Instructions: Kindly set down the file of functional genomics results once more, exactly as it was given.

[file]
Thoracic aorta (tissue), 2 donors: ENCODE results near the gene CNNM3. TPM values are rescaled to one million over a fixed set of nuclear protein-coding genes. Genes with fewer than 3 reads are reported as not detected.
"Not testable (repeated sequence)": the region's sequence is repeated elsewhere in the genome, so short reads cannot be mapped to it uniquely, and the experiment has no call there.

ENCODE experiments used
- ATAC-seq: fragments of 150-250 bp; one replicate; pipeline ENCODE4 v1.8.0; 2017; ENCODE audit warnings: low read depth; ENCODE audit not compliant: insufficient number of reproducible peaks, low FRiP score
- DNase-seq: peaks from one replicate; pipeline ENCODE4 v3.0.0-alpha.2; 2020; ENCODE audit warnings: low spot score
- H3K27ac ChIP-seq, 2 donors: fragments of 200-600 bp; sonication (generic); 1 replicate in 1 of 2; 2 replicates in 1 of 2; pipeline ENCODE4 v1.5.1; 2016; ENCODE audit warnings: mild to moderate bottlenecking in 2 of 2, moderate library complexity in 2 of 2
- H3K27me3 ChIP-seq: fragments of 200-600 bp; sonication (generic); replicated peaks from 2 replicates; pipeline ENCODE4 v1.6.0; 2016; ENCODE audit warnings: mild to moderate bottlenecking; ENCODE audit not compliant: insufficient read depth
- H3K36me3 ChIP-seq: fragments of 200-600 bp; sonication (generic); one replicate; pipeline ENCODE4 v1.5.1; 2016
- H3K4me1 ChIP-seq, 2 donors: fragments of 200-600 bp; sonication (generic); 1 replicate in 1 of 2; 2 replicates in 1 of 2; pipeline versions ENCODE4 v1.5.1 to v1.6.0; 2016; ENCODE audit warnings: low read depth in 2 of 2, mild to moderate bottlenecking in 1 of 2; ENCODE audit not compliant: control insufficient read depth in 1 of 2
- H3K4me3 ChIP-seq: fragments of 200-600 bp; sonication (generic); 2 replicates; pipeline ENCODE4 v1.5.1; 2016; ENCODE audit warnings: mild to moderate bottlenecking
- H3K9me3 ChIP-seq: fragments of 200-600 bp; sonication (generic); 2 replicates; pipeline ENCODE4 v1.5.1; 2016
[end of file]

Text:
Thoracic aorta (tissue), 2 donors: ENCODE results near the gene CNNM3. TPM values are rescaled to one million over a fixed set of nuclear protein-coding genes. Genes with fewer than 3 reads are reported as not detected.
"Not testable (repeated sequence)": the region's sequence is repeated elsewhere in the genome, so short reads cannot be mapped to it uniquely, and the experiment has no call there.

ENCODE experiments used
- ATAC-seq: fragments of 150-250 bp; one replicate; pipeline ENCODE4 v1.8.0; 2017; ENCODE audit warnings: low read depth; ENCODE audit not compliant: insufficient number of reproducible peaks, low FRiP score
- DNase-seq: peaks from one replicate; pipeline ENCODE4 v3.0.0-alpha.2; 2020; ENCODE audit warnings: low spot score
- H3K27ac ChIP-seq, 2 donors: fragments of 200-600 bp; sonication (generic); 1 replicate in 1 of 2; 2 replicates in 1 of 2; pipeline ENCODE4 v1.5.1; 2016; ENCODE audit warnings: mild to moderate bottlenecking in 2 of 2, moderate library complexity in 2 of 2
- H3K27me3 ChIP-seq: fragments of 200-600 bp; sonication (generic); replicated peaks from 2 replicates; pipeline ENCODE4 v1.6.0; 2016; ENCODE audit warnings: mild to moderate bottlenecking; ENCODE audit not compliant: insufficient read depth
- H3K36me3 ChIP-seq: fragments of 200-600 bp; sonication (generic); one replicate; pipeline ENCODE4 v1.5.1; 2016
- H3K4me1 ChIP-seq, 2 donors: fragments of 200-600 bp; sonication (generic); 1 replicate in 1 of 2; 2 replicates in 1 of 2; pipeline versions ENCODE4 v1.5.1 to v1.6.0; 2016; ENCODE audit warnings: low read depth in 2 of 2, mild to moderate bottlenecking in 1 of 2; ENCODE audit not compliant: control insufficient read depth in 1 of 2
- H3K4me3 ChIP-seq: fragments of 200-600 bp; sonication (generic); 2 replicates; pipeline ENCODE4 v1.5.1; 2016; ENCODE audit warnings: mild to moderate bottlenecking
- H3K9me3 ChIP-seq: fragments of 200-600 bp; sonication (generic); 2 replicates; pipeline ENCODE4 v1.5.1; 2016